But neuropathies are a wide-ranging phenomenon:

    "Peripheral neuropathies are a heterogeneous group of diseases affecting peripheral nerves. The causes are multiple: hereditary, metabolic, infectious, inflammatory, toxic, traumatic. The temporal profile includes acute, subacute and chronic conditions. The majority of peripheral neuropathies cause mainly muscle weakness and sensory loss, positive sensory symptoms and sometimes pain."

  • There appears to be nothing straight forward about this condition.

    It will take a good while to come up to speed and in the meantime I am grateful to everyone on the group

  • Yes, take your calcium separately from the pred. Calcium is preferred by the body so as well as reducing effectiveness of the pred it interferes with a number of other nutrients, like iron. While I'm here I'm going to suggest you look into getting some Vitamin K2 as well, unless your meat and dairy come from guaranteed grass fed animals. Many of us are deficient in this vitamin now, which, along with magnesium, makes sure calcium gets into the bones - Vitamin D can't do that, although it is necessary for calcium to be absorbed by the body. Taking Vitamin K2 not only helps maintain bone health but also reduced the risks associated with too much calcium, like kidney stones, or cardiac problems.

    I don't have GCA but with a sudden cold snap I find I'm only warm enough outside if I wear a small winter jacket under my winter coat....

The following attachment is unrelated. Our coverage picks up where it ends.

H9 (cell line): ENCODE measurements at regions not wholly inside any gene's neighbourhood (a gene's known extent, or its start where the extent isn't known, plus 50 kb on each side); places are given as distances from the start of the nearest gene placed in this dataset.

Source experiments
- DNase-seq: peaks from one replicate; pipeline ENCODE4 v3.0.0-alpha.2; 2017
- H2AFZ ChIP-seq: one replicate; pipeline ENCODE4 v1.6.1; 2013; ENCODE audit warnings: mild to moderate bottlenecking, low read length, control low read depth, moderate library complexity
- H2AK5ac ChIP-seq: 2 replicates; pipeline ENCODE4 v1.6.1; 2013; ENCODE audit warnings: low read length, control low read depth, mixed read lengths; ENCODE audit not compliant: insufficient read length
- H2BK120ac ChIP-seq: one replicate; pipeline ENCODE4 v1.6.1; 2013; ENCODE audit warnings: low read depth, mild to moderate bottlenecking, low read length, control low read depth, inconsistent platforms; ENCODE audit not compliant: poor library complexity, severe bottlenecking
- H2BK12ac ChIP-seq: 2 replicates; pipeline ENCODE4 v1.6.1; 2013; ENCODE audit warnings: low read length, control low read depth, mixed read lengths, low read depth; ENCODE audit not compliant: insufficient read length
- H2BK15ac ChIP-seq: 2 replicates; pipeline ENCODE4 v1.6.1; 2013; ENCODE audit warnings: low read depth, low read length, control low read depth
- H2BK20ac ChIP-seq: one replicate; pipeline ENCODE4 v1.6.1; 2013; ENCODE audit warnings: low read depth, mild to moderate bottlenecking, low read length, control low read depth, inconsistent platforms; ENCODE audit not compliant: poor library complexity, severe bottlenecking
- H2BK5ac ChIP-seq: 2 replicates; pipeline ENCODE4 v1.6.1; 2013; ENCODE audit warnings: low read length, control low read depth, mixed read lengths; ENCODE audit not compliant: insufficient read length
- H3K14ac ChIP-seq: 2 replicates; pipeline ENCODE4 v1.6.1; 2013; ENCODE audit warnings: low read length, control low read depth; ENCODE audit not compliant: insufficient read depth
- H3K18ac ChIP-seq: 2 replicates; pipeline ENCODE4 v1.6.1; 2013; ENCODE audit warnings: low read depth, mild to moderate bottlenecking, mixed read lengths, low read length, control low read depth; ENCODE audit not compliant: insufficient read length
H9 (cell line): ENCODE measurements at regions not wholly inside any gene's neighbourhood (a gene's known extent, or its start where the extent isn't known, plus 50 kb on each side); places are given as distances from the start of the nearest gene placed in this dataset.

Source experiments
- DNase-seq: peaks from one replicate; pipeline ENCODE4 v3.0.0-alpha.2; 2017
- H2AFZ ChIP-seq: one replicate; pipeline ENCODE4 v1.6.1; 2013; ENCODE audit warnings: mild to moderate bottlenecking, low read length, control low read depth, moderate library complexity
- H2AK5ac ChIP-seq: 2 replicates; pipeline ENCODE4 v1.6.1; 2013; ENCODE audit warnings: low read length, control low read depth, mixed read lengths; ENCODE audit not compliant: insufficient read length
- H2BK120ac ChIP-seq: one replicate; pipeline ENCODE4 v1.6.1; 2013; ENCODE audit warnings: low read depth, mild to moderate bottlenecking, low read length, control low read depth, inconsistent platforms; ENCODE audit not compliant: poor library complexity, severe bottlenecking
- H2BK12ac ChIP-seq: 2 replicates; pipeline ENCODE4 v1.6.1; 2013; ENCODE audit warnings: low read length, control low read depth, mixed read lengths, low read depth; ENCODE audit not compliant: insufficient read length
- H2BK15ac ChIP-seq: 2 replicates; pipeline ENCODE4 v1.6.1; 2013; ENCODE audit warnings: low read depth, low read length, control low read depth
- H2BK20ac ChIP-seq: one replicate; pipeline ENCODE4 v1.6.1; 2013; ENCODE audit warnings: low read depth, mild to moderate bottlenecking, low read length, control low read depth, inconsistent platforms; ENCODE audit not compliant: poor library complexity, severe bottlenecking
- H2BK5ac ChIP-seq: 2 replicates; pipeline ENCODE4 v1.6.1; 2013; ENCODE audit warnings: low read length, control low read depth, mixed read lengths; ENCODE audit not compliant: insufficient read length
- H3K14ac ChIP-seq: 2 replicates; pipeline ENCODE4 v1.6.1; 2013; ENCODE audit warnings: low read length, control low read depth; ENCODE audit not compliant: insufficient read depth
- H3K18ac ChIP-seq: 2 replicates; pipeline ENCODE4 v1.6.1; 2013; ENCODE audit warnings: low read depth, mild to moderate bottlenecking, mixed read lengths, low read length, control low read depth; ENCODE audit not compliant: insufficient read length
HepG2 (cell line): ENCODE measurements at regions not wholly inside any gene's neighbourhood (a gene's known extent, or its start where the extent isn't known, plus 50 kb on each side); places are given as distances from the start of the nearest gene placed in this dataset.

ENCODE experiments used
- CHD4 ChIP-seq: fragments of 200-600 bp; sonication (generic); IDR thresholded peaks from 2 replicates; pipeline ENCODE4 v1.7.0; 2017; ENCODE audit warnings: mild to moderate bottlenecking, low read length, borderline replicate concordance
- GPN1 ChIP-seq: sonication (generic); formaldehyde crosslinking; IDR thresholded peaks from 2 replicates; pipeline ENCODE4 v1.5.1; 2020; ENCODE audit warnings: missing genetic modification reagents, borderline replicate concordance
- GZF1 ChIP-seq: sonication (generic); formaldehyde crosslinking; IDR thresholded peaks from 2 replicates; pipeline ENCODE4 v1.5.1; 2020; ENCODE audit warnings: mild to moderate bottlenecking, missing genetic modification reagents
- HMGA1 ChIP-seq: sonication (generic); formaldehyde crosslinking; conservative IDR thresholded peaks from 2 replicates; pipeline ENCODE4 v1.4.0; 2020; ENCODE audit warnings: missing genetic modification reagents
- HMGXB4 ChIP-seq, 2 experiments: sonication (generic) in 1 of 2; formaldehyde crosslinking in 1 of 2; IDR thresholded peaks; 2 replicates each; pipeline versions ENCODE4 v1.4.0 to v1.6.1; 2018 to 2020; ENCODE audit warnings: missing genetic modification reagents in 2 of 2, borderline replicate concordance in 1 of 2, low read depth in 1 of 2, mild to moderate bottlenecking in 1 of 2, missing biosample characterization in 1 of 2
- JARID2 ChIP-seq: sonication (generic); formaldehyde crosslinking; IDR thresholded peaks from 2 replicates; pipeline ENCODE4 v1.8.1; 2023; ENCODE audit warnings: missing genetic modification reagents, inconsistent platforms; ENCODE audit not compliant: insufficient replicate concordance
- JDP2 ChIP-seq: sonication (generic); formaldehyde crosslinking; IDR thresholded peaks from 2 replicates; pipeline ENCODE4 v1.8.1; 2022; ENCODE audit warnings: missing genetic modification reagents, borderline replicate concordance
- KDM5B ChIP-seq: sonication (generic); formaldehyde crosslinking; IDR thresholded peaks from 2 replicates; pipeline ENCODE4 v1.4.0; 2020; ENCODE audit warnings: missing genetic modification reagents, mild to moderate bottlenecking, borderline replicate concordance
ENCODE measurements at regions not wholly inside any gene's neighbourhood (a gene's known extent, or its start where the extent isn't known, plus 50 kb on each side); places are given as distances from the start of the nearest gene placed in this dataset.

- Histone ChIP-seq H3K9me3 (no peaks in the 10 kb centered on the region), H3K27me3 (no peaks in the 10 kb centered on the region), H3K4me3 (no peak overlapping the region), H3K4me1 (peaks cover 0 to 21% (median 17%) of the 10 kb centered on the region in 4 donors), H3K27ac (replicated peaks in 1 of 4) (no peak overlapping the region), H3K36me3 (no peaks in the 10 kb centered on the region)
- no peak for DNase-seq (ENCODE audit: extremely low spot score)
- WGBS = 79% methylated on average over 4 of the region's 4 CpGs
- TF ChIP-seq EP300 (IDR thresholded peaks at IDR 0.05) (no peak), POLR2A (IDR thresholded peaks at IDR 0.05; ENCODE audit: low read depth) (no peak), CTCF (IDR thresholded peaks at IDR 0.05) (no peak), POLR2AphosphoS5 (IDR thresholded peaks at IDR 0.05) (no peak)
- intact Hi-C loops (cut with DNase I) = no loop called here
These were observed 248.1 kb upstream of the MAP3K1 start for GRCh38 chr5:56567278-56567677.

• Will look into this thank you

  • after 1 pretty disastrous year on from being diagnosed with GCA i actually asked the pharmacist in what order i should be taking my medication and was informed i should not be taking my calcichew at the same time as my pred (7 oclock)in morning.My system in the last 15 days feels far more settled and no headaches! so hoping this coming year might now be a steady and slow reduction (thanks to all your help ) and noooo flares

  • I wasn't told to avoid taking pred with calcium when I started so my first three months, when I was at my highest dose of pred, had me taking the two things together where they no doubt interfered with each other! You can't take calcium with iron, either, so for a while I was having quite a time trying to take everything, with food, far enough apart!

  • Are you taking coated pred? If so it only comes in 5mg and 2.5mg tablets. You can get 1mg uncoated tablets though. On diagnosis my rheumie just gave me 5mg tablets and did not tell me about any others. He then told me to reduce, which of course was a total disaster.

  • You can now get 1mg enteric coated - they are yellow. It does seem a trifle difficult to find a chemist who can get them - Boots apparently denied all knowledge despite the fact only Alliance supply them! But an independent chemist was able to get a supply for the lady concerned on the LupusUK forum,


  • That is good news. It is about time.

  • From what I can find/see online it was only this August.

  • They are not coated. Is this preferable?

  • It does not really make any difference. It is just thought that there is less likelihood of stomach problems if coated as they are absorbed in the gut rather than the stomach. People who take uncoated usually are also given a PPI with them to stop the stomach problems, such a Laprazole, are you taking anything? I suppose it really depends how tough your stomach is!

  • I am taking Omeprazole but would prefer to use coated tablets if I can

  • I agree with you. I should just ask for them from your GP. They can then save the cost of the Omeprazole.